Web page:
By Adam Bobbette
Adam Bobette works in Glasgow’s West End as a Geographer and Lecturer at The University of Glasgow. He has written and published for multiple magazines including Drawing Matter, n+1, London Review of Books and his latest essay ‘Shells and Shell’ for e-flux. His other publications include Political Geology: Active Stratigraphies and the Making of Life, New Earth Histories, and Berita Gunung Berapi.
The Pulse of the Earth
Review – Chloe Bate
On a journey through central Java, Adam Bobbette leads us through the rich tapestry of the last century of Javanese history, and the seismic impact a small island in the Indian Ocean had on shaping modern geological theory. Java, with the highest density of volcanoes on earth, remains in constant activity, with an ever-changing landscape mirroring its dynamic history, marked by political and religious upheaval.
Through meticulous documentation, The Pulse of The Earth unravels a complex narrative, specifically through the intertwining of scientific theory and its profound co-evolvement with culture, politics, and religion. Through all this, Bobbette comes and finds you, drawing out the real thread to follow in such a story. Each religious folklore, each myth, each political event, every theory that builds upon the geological sciences, is succinctly given their own space; their own time without needing to convince you of their importance. It’s a satisfying puzzle, where there is a palpable feeling of the unbounded and free, within the very greatly bound layers of magma and rock.
Humanity’s Connection to the Earth
Offering a compelling insight into the dynamic relationship between humanity and its geological and cultural roots, The pulse of the Earth reaffirms science as social production and the social from scientific production. In a nod to namesake Dutch colonist Johannes Umbgroves’s 1942 work, we have an account that includes the wonder and beauty of the landscape portrayed by Umbgrove. He also pays homage to the role of Indonesian culture and mythology that allowed for all the research carried out in the area. There is no isolated narrative and the messiness of it all makes for a thrilling read. You observe the story unfurl, like the plumes of smoke so often seen from volcanoes like Mount Merapi.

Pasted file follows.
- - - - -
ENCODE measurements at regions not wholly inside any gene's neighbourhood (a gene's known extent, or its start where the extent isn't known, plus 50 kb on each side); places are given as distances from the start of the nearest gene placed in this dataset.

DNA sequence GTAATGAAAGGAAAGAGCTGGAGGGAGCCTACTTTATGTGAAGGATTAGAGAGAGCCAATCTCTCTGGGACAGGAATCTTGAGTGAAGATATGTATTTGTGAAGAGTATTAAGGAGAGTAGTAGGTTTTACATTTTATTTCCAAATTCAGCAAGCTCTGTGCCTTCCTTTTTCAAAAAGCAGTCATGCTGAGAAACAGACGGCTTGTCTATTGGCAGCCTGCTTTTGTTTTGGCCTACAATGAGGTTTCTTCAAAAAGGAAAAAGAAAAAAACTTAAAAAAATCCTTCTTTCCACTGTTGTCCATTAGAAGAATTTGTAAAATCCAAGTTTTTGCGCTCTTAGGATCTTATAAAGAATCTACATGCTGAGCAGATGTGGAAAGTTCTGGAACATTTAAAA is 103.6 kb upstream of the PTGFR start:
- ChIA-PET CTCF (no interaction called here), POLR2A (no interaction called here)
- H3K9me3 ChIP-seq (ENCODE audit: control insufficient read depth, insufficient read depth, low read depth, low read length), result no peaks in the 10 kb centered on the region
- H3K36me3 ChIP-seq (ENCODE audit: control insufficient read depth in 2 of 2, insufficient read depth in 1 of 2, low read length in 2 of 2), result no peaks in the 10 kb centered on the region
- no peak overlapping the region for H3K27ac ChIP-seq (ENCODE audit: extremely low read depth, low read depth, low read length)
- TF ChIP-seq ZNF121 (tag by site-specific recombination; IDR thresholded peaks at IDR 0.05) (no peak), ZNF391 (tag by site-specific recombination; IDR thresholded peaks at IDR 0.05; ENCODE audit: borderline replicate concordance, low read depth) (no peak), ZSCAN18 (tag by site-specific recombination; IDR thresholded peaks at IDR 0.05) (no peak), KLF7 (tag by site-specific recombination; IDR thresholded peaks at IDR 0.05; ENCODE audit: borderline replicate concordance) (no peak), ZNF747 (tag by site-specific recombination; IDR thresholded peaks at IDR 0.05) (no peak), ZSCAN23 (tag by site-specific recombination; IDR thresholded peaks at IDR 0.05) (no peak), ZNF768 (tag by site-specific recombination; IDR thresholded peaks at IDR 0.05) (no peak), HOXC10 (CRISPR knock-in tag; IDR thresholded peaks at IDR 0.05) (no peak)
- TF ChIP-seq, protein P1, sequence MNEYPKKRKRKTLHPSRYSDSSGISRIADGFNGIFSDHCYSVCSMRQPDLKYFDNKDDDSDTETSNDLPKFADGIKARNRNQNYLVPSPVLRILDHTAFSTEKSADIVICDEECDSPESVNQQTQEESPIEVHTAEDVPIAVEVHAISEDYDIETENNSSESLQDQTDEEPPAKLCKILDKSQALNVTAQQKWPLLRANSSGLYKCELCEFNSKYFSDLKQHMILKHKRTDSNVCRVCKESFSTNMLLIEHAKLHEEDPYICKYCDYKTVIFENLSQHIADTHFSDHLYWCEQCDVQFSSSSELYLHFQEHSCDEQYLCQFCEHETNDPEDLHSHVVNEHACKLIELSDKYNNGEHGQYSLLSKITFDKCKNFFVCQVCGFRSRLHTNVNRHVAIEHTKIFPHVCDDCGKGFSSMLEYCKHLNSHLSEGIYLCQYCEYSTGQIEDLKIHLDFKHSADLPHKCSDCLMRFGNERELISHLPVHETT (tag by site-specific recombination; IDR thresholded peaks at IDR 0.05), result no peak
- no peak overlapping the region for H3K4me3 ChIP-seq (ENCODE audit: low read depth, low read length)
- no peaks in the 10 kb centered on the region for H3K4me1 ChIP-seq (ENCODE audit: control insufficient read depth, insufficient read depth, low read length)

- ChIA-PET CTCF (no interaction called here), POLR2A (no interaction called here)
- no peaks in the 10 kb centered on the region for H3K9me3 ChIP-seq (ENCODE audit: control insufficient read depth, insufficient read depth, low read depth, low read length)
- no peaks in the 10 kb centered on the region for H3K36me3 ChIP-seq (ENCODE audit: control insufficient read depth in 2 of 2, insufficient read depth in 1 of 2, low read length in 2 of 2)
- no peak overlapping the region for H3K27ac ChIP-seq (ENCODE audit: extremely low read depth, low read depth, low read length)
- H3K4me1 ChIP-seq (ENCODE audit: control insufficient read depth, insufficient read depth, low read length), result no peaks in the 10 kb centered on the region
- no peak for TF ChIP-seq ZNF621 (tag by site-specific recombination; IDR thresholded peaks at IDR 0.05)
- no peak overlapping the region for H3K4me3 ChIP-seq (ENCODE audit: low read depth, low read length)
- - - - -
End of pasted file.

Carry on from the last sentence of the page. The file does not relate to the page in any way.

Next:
Where the book sings, is through the story of Suparno and Santoso, two men who live below Merapi’s summit in Keningar, and in their reflections on the heart and human condition gained from having lived in a volcanic region. After hearing the story of their land, you yourself have taken the place of the very observatories spoken of in the final chapter, bearing witness to the culmination of a century of physical, political, and spiritual instability.
Ultimately, The Pulse of The Earth transcends geology, becoming an introspective inquiry into human existence; and what our connection is to this immense and fragile Earth. It serves as a beautiful account of communication that strengthens the claim that science and society depend on the same foundation: they cannot be separated. Bobbette first learned about Indonesia’s role in modern day geology after turning a corner in central Java.
You, luckily, will be able to by turning a page.
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